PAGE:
For this week and next week’s blogs, I will be looking at GFCI outlets. I will discuss how they work, why they are needed, where they are needed, and how you can test GFCI outlets in your home.
Before we jump into GFCI outlets, we need to talk a little bit about wiring. In an electrical system, there are 2 wires that normally carry current. One of the wires makes the connection to the earth. This wire is considered a grounded conductor (not to be confused with the ground wire) and the other wire is considered an non-grounded conductor. The grounded conductor is (usually) the white wire and is referred to as the “neutral” wire. The non-grounded conductor can be any color other than white or green, although it is usually black. It is referred to as the “hot” wire.
Electricity’s goal always has been and always will be to find its way back to the earth. This is what causes lights to illuminate and other electrical devices to function. Electricity travels from the “hot” wire through a light or other electrical device and back to earth through the “neutral” wire. This inherent property of electricity is also what makes it a safety hazard.
Electricity can’t differentiate between a light bulb and a human being. If you provide electricity a path to ground through your body, it will pass through it just the same as a light bulb. When electricity finds its way to ground in a manner that it wasn’t supposed to, such as through your body, this is known as a ground fault. Wet areas in the home such as the kitchen and bathroom are prime locations for shocking experiences. A wet hand holding on to a faucet while another part of the body comes into contact with faulty wiring could spell disaster. This is where the GFCI outlet proves its worth.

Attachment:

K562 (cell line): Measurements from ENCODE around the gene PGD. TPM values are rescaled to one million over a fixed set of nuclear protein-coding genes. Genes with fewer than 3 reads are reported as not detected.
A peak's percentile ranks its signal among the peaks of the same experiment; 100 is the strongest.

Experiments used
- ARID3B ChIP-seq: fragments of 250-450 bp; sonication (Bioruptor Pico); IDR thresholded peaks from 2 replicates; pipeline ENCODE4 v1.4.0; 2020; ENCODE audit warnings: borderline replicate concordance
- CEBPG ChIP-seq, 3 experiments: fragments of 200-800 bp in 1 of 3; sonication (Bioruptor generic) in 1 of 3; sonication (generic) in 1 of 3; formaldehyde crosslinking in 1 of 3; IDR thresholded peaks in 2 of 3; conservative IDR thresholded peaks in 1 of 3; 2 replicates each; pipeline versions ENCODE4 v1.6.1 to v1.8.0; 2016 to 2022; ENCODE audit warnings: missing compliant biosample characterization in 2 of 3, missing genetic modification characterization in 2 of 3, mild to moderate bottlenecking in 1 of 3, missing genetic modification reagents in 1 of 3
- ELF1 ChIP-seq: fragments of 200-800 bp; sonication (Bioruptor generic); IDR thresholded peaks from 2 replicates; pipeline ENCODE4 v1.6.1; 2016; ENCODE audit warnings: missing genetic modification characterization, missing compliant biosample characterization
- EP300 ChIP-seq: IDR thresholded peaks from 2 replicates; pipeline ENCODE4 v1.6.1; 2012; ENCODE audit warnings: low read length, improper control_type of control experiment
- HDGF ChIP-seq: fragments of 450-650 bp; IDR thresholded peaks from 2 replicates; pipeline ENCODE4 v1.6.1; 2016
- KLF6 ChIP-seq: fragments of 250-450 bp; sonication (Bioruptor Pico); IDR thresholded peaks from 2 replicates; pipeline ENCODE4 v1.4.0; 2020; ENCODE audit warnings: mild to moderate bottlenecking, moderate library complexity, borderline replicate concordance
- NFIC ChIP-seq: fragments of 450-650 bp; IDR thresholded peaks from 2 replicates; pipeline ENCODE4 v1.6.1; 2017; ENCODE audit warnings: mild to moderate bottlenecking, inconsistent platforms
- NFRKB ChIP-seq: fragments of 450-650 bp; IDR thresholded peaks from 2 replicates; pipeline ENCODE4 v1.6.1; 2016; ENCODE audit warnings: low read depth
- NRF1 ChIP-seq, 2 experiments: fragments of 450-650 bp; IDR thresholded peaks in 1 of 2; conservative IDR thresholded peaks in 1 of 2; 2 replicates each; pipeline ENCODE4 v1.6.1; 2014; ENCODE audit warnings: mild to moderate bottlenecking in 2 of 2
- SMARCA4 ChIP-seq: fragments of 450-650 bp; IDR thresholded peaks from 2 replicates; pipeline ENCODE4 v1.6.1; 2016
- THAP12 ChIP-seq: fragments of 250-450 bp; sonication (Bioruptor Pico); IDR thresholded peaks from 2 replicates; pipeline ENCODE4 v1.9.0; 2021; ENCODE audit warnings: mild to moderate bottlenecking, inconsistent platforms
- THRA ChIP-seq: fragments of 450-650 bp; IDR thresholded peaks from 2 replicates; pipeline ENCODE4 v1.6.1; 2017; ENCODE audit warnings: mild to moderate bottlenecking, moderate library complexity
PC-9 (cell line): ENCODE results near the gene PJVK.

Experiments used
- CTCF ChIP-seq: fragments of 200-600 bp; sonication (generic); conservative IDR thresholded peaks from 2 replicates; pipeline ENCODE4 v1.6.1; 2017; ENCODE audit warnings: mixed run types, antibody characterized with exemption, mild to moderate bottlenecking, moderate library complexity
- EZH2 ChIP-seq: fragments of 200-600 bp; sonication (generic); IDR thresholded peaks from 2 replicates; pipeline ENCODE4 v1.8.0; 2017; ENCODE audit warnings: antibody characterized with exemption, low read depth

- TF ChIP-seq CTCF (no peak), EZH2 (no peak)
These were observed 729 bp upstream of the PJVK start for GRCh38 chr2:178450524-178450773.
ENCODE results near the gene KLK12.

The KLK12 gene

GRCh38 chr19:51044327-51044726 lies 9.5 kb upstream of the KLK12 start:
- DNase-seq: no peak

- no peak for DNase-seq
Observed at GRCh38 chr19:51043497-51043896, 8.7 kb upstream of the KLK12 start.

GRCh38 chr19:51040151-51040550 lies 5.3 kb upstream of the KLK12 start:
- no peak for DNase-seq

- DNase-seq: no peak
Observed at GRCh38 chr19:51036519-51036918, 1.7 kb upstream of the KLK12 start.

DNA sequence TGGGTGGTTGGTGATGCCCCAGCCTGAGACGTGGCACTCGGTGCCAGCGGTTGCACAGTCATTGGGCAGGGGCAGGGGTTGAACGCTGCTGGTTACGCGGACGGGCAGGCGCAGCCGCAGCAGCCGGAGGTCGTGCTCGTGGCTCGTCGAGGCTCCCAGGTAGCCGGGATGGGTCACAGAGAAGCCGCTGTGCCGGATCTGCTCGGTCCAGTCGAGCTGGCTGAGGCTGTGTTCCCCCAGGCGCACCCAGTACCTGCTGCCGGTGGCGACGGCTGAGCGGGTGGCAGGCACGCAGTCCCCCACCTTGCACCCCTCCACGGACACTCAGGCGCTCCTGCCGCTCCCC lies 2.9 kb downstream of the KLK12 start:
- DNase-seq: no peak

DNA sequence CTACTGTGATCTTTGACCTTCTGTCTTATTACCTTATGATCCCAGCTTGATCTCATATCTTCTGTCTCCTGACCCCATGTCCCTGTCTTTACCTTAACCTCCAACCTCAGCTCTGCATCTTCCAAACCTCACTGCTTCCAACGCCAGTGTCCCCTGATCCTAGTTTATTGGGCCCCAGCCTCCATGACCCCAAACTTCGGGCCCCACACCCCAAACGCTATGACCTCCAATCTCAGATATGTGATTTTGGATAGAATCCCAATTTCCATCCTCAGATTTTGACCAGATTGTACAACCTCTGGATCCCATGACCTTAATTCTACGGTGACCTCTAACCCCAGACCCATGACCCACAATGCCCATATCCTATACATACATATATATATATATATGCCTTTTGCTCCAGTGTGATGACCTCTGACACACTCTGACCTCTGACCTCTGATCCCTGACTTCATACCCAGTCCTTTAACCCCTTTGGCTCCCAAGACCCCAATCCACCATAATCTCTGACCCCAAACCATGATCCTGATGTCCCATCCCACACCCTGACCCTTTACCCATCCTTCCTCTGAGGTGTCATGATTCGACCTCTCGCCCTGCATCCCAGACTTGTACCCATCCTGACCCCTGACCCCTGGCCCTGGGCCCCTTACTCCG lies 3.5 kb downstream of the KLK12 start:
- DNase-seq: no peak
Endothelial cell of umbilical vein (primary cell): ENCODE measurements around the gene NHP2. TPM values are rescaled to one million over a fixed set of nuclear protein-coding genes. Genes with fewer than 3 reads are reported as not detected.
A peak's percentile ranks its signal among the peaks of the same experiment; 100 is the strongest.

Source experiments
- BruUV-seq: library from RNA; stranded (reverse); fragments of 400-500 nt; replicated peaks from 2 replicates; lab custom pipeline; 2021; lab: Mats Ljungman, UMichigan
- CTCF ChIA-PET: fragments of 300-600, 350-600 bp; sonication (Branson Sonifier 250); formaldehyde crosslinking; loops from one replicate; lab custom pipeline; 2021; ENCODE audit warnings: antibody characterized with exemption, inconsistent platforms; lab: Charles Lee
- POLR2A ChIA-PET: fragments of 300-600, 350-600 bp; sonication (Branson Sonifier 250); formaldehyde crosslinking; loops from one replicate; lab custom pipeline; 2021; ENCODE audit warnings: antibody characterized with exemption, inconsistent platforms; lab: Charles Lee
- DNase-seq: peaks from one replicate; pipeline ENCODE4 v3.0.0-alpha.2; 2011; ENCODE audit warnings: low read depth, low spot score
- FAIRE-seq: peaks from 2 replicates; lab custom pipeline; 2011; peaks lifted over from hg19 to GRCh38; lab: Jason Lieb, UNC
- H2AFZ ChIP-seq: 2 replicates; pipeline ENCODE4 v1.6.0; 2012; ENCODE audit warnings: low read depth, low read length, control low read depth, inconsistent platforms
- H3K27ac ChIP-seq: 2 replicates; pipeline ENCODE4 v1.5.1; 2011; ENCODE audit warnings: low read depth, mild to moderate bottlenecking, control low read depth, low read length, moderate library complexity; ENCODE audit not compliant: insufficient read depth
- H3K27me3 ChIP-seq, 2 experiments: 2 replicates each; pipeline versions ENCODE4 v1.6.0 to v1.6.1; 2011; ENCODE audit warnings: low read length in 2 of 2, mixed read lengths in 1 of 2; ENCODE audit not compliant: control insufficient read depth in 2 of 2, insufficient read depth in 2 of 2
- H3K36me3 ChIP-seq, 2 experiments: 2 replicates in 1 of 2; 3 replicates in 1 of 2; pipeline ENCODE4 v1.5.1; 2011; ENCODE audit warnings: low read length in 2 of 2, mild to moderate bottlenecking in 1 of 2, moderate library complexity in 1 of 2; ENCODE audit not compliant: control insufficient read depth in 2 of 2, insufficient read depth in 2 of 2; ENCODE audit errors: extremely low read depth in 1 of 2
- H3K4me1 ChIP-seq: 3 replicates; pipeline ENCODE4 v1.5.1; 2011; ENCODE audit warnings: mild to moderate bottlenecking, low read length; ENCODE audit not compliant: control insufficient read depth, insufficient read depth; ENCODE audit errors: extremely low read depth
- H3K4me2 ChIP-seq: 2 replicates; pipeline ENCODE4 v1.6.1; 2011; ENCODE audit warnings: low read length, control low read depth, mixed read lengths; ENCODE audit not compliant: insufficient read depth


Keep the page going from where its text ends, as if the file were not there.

A Ground Fault Circuit Interrupter, GFCI for short, is an electrical safety device designed to prevent fatal electrical shocks due to ground faults. A GFCI device monitors the electricity coming in and compares it to the electricity going back out through the grounded conductor. When the GFCI outlet senses a difference of as low as 5 milliamps (.005 amps), it shuts down or “interrupts” the circuit within milliseconds as a ground fault is most likely occurring. It’s not so fast that you won’t feel a shock at all, but it will prevent a fatal electrocution.
GFCI outlets requirements in the residential setting first appeared in 1971. They were first required to be installed near swimming pool equipment. Fast forward to today, and GFCI outlets are required to be installed in the areas of the home where shocks are most likely to occur, wet areas and areas where ground contact opportunities are best. This includes garages, exterior outlets, bathrooms, kitchen countertops/islands, basements, crawlspaces, and outlets within 6 feet of plumbing fixtures. Click here to see a great chart that illustrates when GFCI outlets became required in each respective area of the home.
That's a good stopping point. Next week I will talk about different types of GFCI devices, common installation practices, and how you can test the GFCI outlets in your home.
In my first post, "Aluminum Wiring: Why Is It A Concern?", I talked about the differences between aluminum and copper wiring, the problems associated with aluminum wiring , and the solution for those problems. In this post, I continue by talking about where aluminum wiring is still commonly used today, requirements for using aluminum wiring, insurance companies, and what you should do if your home has aluminum wiring.
Making A Better Aluminum
With all the problems discovered shortly after aluminum wire’s introduction to the home building industry, wire manufacturers searched for a way to improve aluminum wire and “stop the bleeding” if you will. In the early 70s, they came up with a higher quality alloy that worked much better in electrical applications.
Too Little Too Late